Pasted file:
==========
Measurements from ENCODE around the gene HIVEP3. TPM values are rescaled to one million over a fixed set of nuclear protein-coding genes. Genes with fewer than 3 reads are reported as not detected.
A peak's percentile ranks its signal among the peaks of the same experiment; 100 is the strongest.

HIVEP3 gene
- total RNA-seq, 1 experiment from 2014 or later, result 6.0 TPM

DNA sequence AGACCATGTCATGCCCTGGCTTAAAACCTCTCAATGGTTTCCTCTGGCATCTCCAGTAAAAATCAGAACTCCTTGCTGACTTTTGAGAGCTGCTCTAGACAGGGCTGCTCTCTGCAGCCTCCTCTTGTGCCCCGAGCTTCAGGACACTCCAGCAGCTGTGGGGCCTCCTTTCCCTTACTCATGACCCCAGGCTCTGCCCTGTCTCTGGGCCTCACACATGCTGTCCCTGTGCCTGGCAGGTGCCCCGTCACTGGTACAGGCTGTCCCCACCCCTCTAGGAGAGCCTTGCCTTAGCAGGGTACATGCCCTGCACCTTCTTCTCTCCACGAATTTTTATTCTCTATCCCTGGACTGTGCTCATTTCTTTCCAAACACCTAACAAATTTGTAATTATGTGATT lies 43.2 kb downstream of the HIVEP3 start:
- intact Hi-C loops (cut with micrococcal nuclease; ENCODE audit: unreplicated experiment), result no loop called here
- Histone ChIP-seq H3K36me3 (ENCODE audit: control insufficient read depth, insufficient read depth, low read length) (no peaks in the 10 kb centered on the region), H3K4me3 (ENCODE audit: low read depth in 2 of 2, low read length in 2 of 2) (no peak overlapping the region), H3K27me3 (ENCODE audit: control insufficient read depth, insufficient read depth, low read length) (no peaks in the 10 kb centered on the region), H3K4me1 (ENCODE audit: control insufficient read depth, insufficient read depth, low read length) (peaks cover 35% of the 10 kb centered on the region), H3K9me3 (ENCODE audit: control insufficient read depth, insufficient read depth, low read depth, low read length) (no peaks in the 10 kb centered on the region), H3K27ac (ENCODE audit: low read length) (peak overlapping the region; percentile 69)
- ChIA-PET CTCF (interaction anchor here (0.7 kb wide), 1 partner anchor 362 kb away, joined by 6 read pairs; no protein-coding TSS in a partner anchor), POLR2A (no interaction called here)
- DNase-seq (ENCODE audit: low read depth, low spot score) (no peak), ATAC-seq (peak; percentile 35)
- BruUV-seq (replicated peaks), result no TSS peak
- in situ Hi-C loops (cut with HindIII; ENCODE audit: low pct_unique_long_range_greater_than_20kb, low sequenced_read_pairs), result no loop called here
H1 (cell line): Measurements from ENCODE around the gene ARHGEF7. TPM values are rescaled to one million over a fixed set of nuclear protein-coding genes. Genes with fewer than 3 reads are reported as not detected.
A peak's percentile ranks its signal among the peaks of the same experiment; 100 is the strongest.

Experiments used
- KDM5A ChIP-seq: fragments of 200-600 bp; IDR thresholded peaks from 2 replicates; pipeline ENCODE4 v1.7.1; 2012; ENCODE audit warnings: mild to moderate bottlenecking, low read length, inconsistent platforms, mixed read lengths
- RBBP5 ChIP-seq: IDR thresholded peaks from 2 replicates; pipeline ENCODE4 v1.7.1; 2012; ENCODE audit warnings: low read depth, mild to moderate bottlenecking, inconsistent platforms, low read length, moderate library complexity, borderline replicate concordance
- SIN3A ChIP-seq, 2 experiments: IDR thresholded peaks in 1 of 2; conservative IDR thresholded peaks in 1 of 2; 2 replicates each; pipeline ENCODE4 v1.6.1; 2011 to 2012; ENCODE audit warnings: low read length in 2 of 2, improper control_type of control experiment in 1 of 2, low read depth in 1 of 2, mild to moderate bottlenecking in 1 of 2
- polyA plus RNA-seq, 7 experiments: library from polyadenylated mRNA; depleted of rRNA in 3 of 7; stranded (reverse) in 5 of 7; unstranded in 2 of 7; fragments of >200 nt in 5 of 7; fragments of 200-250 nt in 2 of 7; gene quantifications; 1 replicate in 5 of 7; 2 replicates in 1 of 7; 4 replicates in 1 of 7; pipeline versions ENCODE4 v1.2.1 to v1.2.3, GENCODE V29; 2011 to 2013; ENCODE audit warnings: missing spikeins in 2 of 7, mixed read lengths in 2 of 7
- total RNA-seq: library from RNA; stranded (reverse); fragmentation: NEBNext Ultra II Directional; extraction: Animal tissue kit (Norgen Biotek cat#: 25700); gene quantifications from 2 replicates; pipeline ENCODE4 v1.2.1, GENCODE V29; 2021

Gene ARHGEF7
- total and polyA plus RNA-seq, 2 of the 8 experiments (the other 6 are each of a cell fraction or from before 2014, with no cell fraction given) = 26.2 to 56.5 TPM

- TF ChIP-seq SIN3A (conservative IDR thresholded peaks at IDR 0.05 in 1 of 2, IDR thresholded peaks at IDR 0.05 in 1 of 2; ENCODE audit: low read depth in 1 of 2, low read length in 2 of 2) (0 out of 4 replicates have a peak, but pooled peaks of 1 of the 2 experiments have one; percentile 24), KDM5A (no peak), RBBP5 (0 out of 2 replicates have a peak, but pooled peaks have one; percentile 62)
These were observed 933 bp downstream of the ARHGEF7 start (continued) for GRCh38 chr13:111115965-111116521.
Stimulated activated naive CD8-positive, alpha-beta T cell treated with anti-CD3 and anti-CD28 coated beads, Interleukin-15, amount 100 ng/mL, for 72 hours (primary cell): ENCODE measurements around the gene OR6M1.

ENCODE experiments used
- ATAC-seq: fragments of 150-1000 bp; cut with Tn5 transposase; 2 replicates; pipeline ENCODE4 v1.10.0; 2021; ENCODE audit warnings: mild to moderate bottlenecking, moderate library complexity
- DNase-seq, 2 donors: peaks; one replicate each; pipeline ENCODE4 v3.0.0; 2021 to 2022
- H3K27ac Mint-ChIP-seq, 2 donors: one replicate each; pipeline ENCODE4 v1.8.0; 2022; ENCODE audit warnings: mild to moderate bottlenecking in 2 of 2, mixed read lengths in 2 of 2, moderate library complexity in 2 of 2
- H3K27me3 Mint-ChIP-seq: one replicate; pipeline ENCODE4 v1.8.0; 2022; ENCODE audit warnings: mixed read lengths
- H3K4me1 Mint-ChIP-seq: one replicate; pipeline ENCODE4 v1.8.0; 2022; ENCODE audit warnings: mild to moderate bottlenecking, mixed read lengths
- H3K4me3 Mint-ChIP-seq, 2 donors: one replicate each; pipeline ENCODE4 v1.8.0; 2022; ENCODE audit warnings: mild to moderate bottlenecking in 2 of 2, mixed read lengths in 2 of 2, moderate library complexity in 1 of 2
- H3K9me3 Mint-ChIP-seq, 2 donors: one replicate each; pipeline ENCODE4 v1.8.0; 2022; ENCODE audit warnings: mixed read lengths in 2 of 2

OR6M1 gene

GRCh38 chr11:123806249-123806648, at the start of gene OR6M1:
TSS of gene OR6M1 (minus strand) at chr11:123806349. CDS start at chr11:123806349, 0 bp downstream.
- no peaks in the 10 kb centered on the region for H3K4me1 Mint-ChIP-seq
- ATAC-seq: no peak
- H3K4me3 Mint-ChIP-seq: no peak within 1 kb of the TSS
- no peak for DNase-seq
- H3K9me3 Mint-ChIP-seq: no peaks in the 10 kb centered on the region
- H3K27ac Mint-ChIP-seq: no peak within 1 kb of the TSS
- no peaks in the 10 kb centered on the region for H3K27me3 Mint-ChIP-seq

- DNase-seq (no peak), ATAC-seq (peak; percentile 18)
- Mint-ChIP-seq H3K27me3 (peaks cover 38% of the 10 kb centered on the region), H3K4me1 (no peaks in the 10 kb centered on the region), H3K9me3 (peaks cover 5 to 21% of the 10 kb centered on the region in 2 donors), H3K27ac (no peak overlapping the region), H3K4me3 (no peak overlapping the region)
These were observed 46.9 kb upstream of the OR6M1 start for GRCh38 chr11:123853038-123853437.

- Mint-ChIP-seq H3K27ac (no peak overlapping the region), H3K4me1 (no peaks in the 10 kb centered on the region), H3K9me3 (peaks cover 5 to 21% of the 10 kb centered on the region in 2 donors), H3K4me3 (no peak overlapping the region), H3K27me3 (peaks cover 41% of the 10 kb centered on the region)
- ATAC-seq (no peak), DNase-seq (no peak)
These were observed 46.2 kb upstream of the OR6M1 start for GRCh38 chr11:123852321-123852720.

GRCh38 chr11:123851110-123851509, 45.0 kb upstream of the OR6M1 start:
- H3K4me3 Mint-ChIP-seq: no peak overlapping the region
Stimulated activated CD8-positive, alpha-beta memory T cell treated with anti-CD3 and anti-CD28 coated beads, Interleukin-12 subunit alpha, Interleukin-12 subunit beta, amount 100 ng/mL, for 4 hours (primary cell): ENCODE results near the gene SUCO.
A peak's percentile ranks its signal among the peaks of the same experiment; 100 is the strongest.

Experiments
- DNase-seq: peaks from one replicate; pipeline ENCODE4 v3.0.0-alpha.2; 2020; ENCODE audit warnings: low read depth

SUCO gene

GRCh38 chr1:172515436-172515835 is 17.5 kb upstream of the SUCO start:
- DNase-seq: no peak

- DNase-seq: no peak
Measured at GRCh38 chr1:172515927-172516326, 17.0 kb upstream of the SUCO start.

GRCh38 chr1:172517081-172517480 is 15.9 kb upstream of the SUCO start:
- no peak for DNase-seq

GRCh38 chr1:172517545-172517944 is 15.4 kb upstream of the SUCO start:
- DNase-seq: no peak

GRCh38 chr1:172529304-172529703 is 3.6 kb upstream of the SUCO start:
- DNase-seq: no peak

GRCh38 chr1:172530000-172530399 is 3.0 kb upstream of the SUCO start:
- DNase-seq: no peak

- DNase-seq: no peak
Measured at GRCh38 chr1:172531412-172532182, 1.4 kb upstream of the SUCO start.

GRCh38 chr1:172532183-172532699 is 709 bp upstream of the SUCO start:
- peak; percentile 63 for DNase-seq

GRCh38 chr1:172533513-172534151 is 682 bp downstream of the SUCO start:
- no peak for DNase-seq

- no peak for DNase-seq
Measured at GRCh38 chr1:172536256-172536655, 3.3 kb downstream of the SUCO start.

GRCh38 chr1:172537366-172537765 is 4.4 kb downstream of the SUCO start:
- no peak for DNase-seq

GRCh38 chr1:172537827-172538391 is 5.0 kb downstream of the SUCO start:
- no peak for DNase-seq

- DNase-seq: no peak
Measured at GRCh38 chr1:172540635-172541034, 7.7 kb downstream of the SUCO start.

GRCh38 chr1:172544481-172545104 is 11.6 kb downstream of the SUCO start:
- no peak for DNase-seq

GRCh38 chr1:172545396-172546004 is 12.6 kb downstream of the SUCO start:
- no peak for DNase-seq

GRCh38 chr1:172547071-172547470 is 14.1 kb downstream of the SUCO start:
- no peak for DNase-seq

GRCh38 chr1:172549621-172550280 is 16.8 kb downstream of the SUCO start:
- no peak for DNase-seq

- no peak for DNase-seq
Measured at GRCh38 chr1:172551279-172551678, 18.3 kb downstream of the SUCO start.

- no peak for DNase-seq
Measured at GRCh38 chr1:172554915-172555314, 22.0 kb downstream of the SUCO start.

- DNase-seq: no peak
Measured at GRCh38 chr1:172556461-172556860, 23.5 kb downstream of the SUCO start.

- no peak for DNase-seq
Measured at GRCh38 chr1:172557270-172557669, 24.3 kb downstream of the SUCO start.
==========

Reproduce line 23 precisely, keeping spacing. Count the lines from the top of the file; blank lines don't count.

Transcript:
These were observed 933 bp downstream of the ARHGEF7 start (continued) for GRCh38 chr13:111115965-111116521.